Kim Jong Il's doctor opens up on '08 stroke

In this undated frame grab made from footage that aired Oct. 11, 2008, North Korean leader Kim Jong Il inspects a female military unit, marking the first time that photos were broadcast by North Korean news media of Kim in public after reports that he had suffered serious health problems. Korean Central Television/Yonhap via Getty Images

Updated at 2:29 p.m. ET

PARIS - A French neurosurgeon who says he secretly treated Kim Jong Il confirmed Monday that the reclusive North Korean leader had a debilitating stroke in 2008.

Dr. Francois-Xavier Roux said he was flown urgently to North Korea in August 2008 to examine Kim, who was unconscious and "in a bad way" while in intensive care at Pyongyang's Red Cross Hospital.

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The trip and medical exam of Kim gave Roux, who today is chief of neurosurgery at Sainte Anne Hospital in Paris, nearly unparalleled access for a Westerner to the North Korean regime and an intimate view of its enigmatic, weakened chief.

Roux spoke to The Associated Press after North Korean state media said the supreme leader died at age 69 two days earlier.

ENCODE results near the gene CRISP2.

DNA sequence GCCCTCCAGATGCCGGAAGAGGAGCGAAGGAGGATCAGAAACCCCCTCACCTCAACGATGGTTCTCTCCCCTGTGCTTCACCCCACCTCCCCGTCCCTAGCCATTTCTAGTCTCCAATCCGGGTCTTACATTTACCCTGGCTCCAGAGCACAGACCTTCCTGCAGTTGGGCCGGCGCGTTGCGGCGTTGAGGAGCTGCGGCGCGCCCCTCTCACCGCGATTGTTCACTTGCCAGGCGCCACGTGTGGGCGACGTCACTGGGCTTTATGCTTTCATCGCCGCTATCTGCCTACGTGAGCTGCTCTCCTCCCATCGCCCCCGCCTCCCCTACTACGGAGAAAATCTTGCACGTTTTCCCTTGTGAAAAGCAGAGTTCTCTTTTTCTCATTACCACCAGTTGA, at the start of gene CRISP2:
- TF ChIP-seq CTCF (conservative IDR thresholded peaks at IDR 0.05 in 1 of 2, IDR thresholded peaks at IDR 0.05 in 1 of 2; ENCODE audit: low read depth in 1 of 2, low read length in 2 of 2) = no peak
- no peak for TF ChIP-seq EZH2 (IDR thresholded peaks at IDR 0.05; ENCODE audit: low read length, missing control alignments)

North Korean officials first contacted Roux by phone in 1993 after Kim had a "small head injury, following a horse-riding accident," the doctor said, adding that he never understood why they had sought him out.

The stroke three years ago prompted North Korea to contact Roux again, and this time North Korean authorities arranged for the doctor to come to Pyongyang, the capital of the secretive nation.

"First, when they came to get me in 2008, I didn't know who I was leaving to go see over there," said Roux. "They don't say — they're very secret."

"When I arrived, he was in a coma. He was in intensive care, in a coma, in a bad way," Roux said, referring to his visit of about a week or two in August and early September 2008.

Citing doctor-patient privilege and state secrecy, Roux declined to say how he had examined Kim, or indicate what treatment he had recommended.

"My job was to try and save him from this critical state by talking with the other doctors, by giving medical advice, etc. He was in a life-threatening situation," Roux said.

Asked whether his medical care had helped bring Kim out of the coma, Roux replied: "That's certain." He said Kim was conscious and speaking before the doctor returned to France in September.

After the stroke, Kim's chances of dying grew with time, Roux said.

Roux said he "rather regularly" saw Kim Jong Un — the late leader's 20-something son and heir apparent — during his 2008 trip, and recalled that he was often at his father's bedside.

Roux said it was "very difficult" to get a sense about the son's personality, because "he didn't speak to anyone" on the French medical team that Roux was leading.

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